Young Engineers of Today Spring Lab 4: PVC Trebuchet


For lab this week we have one more final ancient engineering challenge. Students have been studying all sorts of CAD programming. The last few weeks in webinars they have been studying TinkerCad, SketchUp, and Inkscape.

While they develop their learning and start to craft their new skills we cannot really do a 3D Printing lab. It is only exciting to watch the printer for about 5 minutes. As they get ready to design their 3D prints for a materials lab coming up in Lab #6 we are working through another engineering project.

We launched into PVC trebuchets. Students were not given instructions. We want them to design their device. The challenge is who can be the King of Fling?

You can see from the slides that I did give them some parameters. I shared with them the measurements to make a trebuchet that looked like the one in my room. I had built a much larger version, but if they wanted to use the measurements to build one that assembled like the one I built they could.

However, students did not have to use those measurements. We started lab with paper and pencils. Students had to sketch out their plans with measurements before anything could happen. Even if they used my measurements on the slides they still had to map out all the pieces.


Second, students then had to figure out the proper cuts. They were given 2 x 10ft pieces of PVC. They had to figure out which pieces fit to get them all cut out using only those. If you do the math of all the pieces suggested we are over 16 inches. I had already precut 2 x 2 in and 1 x 12 inch pieces for them. The rest they had to figure out. They were told if they mess up, then they will have to problem solve to make it work as they would not get any extra pieces. I gave the hint that the solution to a bad cut or not thinking it through would result in a much smaller trebuchet. This was enough for the to plan.


What I was most impressed with was how many took this serious. This proves that the classes and labs are starting to sink in with proper thinking, problem solving and prototyping.

Now, I know you are thinking that this seems like an easy project. What you need to understand is something I am learning. Students do not know how to use tools. This is why YEOT is vital. We are forcing students to take their ideas and knowledge that they are learning whether in this class or at school and bring it to life. Students rarely get this chance. They learn some formulas, they design on paper or computers, but it typically stops there. Students in YEOT are taking it to the next step to actually make their ideas. Students had to be taught how to use a hacksaw, how to handle the PVC, how to measure with a yardstick, etc.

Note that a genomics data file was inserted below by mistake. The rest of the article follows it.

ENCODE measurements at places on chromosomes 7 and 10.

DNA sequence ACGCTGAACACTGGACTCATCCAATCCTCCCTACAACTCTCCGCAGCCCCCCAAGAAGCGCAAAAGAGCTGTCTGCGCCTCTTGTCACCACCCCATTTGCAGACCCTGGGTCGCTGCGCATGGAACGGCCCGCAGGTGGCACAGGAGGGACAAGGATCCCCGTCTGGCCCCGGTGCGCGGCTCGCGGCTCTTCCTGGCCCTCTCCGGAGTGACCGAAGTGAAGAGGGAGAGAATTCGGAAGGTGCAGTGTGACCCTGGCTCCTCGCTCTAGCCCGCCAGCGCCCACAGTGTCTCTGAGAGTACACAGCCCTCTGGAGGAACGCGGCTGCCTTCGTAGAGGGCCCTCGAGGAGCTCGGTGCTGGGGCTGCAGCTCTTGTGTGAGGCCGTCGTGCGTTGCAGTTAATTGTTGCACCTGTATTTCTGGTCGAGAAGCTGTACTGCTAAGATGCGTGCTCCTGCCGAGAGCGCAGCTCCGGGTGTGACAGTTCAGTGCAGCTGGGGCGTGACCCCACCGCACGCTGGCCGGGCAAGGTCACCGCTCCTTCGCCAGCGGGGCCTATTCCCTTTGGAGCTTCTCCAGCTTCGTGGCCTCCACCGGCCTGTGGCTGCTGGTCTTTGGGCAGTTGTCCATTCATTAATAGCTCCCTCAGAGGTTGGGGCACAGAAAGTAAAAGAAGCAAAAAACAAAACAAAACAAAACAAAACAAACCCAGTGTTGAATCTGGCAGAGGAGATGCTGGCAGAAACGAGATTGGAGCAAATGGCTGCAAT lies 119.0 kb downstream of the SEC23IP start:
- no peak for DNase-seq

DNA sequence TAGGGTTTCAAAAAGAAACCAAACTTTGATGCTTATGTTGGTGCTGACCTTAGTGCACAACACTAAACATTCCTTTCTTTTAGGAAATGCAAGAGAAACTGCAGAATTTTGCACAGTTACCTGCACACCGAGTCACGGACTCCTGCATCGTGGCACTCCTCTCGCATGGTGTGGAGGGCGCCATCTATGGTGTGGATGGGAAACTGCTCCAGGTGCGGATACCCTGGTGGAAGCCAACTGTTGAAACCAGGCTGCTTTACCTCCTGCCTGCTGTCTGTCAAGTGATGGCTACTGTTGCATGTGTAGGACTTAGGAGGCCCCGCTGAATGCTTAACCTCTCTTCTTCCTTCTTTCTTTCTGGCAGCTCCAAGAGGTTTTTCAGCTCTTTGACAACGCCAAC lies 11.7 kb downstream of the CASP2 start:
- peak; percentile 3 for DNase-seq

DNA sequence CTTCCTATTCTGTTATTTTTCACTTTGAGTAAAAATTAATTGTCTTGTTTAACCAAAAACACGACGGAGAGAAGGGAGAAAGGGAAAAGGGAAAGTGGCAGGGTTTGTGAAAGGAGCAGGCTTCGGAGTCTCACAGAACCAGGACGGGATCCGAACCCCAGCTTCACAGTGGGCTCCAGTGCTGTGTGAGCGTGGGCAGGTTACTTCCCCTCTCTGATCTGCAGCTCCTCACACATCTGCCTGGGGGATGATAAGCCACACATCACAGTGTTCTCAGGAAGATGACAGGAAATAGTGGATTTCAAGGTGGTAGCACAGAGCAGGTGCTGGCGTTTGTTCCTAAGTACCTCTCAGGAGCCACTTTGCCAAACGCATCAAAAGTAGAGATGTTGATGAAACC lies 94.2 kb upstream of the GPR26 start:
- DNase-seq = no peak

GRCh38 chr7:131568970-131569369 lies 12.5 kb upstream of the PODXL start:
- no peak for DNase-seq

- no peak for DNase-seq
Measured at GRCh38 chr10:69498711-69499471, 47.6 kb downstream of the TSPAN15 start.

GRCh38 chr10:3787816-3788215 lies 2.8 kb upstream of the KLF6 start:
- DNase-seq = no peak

A perfect example is this situation. This is not a knock to the student, but to the lack of real world application taking place in education. One of the pieces needed to be 42 inches. I only provided students with yardsticks. A group came up to me and said it was impossible to cut a 42 inch piece. I asked why? They told me that it was impossible to measure 42 when “the stick” only went to 36. I told them there was a solution and honestly they brainstormed for a few minutes and could not figure it out. I had to show them how to mark 36 inches and then measure another 6. These are intelligent kids, but this shows how minimal their life application of their knowledge is in their lives.

People fear mistakes. They fear tools. They fear that students might get hurt. This is part of self discovery and growth.

As the nights went on we made some great headway. Most groups have the frame completed. Most have the throw arm ready. We are now left to make the sling, test the trebuchets to dial them in, and then glue them together. This will most likely be a two lab project because without instructions they must problem solve.


In the end we have about 6 different designs. Some will work and some won’t. I have not told the ones who will not work that they have issues. They need to learn on their own. I have questioned their ideas and gave hints, but in the end they might just surprise all of us and have the best. I have seen this happen more times than not.


It was a great two days of labs with so much learning and hands on experience. Despite the chaos and mess this might be my favorite lab so far. I cannot wait for two more weeks to launch these bad boys!


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